Patient-centered care, shared decision-making, and the patient-centered medical home (PCMH) collectively describe a powerful concept that underlies much of the current thinking on health care reform. Although what has caught the political attention is health care insurance reform, the success of health care reform depends on linking payment reform with health care delivery reform. Let there be no confusion about this, when the decisions have been made about health care insurance and payment reform, it will still be up to us to figure out how to best deliver health care that respects and honors patients.
These terms no doubt mean different things to different people. For most people outside of oncology, the PCMH model refers to a primary care–based team that holistically coordinates and prioritizes patient care through identification of patient preferences and the engagement of patients and families in a shared decision-making process that places those preferences in the context of actual medical choices. The medical neighborhood is an extension of this concept to place emphasis on the need for medical sub-specialists to connect with primary care so that care coordination is optimized and lines of responsibility are established lest patients fall through the cracks or physicians end up working at cross purposes.
Exploring the relationship between primary and specialty care has recently become the focus of a project called CaRe-Align*, which is jointly funded by the private John A. Hartford Foundation and the federally funded Patient Centered Outcomes Research Institute (PCORI). CaRe-Align hosted its project launch in Dallas in April by bringing together patients, physicians, and health care researchers. ASCO, the American College of Physicians, and other professional societies were represented.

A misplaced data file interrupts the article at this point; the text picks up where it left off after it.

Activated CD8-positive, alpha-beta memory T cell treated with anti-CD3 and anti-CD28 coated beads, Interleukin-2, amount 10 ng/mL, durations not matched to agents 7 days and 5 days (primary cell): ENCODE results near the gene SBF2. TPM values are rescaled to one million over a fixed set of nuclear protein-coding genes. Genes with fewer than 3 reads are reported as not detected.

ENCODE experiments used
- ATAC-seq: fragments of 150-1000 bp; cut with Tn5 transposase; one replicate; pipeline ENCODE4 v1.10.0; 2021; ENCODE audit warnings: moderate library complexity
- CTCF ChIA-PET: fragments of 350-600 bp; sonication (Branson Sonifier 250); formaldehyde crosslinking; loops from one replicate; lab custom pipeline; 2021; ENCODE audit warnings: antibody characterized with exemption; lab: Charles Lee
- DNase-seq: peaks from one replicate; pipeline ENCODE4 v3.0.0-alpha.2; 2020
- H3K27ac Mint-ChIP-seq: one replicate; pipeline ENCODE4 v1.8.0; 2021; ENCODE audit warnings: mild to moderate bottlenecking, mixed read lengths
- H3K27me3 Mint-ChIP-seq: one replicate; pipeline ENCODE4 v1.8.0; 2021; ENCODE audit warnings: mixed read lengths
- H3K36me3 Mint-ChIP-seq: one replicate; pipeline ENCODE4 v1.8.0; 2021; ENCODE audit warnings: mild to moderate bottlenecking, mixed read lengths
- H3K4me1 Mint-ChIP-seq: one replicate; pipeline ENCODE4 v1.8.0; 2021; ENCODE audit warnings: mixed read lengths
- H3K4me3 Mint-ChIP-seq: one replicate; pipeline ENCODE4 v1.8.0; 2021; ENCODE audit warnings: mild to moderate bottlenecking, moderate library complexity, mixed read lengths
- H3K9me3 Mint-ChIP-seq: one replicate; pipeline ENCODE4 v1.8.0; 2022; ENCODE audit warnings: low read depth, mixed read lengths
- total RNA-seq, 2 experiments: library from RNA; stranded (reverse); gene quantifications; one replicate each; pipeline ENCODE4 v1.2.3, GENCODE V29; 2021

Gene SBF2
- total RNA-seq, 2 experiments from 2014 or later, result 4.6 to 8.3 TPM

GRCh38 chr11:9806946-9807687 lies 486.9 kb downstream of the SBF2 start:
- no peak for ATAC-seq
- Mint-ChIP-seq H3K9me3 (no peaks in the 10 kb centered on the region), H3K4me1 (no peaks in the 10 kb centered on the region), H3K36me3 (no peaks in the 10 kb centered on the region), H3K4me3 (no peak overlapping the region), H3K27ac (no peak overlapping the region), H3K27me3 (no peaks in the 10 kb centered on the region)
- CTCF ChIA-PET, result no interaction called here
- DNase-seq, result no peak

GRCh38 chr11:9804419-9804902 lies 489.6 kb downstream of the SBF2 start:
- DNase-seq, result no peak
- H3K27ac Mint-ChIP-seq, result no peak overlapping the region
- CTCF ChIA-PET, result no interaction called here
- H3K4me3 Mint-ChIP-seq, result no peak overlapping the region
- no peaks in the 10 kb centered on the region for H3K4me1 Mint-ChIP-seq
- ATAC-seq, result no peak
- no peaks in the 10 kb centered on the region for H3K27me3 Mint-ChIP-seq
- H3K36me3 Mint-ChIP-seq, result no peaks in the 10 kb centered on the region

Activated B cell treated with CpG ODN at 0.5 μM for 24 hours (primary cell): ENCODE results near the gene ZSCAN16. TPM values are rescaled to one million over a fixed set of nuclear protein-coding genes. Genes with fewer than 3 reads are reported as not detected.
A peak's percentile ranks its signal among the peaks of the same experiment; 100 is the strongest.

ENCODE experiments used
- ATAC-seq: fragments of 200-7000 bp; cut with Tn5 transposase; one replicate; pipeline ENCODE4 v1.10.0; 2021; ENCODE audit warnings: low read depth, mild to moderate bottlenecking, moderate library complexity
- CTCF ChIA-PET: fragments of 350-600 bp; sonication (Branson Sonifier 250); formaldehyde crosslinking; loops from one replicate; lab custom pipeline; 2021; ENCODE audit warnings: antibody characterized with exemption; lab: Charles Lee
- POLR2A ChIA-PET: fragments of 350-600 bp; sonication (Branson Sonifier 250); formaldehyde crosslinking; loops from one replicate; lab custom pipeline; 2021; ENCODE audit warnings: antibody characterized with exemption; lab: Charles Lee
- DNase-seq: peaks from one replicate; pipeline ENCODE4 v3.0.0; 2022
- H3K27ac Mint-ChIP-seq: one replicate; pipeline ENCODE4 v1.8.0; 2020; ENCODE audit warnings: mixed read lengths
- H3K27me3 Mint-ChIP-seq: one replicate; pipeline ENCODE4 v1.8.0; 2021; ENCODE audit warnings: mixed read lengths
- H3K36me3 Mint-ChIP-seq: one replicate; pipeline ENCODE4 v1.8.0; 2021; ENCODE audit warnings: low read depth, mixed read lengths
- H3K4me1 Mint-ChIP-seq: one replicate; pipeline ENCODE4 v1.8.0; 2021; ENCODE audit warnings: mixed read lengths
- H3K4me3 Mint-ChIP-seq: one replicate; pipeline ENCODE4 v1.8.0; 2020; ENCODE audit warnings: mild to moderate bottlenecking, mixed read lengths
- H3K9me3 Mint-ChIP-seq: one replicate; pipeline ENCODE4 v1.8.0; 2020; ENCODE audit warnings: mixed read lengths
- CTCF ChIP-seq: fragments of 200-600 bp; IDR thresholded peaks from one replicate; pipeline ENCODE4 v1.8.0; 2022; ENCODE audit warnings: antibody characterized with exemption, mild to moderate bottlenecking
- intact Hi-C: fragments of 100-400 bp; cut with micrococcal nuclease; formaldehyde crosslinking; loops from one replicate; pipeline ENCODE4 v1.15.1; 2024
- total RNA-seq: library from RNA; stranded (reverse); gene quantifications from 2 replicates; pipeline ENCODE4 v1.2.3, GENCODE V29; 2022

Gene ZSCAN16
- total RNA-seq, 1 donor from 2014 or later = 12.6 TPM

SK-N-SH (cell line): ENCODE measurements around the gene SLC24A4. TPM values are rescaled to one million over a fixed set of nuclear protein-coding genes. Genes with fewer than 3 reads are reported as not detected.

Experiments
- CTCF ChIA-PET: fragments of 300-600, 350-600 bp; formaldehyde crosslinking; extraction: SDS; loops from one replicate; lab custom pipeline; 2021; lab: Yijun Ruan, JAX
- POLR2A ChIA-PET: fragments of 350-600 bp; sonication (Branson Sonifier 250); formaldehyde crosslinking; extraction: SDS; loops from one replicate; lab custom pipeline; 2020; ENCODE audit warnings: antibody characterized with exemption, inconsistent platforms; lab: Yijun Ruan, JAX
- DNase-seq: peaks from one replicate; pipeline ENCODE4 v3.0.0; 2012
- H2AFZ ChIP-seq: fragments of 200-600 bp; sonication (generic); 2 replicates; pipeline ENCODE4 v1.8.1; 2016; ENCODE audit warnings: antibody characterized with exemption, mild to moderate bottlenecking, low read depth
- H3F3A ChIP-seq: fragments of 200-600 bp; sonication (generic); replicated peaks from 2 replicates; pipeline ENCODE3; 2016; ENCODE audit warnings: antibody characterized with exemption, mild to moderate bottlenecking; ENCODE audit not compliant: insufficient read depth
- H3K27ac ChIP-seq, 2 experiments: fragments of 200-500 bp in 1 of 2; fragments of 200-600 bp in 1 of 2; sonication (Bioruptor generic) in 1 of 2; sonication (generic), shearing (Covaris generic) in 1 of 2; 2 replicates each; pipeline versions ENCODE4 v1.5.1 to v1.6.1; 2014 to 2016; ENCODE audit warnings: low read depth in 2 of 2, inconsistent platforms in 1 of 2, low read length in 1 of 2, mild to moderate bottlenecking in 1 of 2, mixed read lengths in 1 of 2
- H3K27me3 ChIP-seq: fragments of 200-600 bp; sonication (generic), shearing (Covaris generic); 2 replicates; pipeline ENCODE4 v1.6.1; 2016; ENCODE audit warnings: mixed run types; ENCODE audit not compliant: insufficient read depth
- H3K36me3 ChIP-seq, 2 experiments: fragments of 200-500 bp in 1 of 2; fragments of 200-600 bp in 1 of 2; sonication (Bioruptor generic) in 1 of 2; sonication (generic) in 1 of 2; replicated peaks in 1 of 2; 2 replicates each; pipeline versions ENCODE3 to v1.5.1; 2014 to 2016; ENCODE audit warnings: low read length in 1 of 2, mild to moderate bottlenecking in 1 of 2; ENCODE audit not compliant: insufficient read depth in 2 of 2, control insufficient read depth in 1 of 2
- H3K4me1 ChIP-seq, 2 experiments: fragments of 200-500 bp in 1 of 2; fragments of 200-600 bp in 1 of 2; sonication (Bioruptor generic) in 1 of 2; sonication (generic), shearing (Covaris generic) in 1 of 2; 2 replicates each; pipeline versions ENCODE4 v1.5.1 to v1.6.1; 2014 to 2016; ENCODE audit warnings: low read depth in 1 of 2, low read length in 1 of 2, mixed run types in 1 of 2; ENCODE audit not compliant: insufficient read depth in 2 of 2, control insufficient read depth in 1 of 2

Specialists, by nature, focus on the patient health issues that relate to their expertise area. However, this narrow focus can become a blinder encouraging medical decision-making in silos. While medically appropriate in the setting of otherwise normal health, these decisions may be inappropriate care in the total context of a given patient’s health status. This isolation of a patient’s problems into silos is a failure to deliver patient centric–care, which would otherwise mandate that all of a patient’s health problems be considered together. The CaRe-Align project will study how to improve communication between primary care and specialty care in order to honor elicited and documented patient preferences and goals.
How do these concepts apply to patients with cancer? Is there a role for a specialty-based PCMH? Once a cancer diagnosis is made, for a time at least, subsequent health care delivery is dominated by this one single medical problem. The multidisciplinary nature of cancer care also argues for the need for an oncology medical home where the medical oncologist assumes responsibility for coordination of care among the cancer specialists and cancer team. However, an oncology patient–centered medical home (OPCMH) may not provide adequate consideration of a patient’s overall situation if specialists who are pursuing a single problem drive care delivery.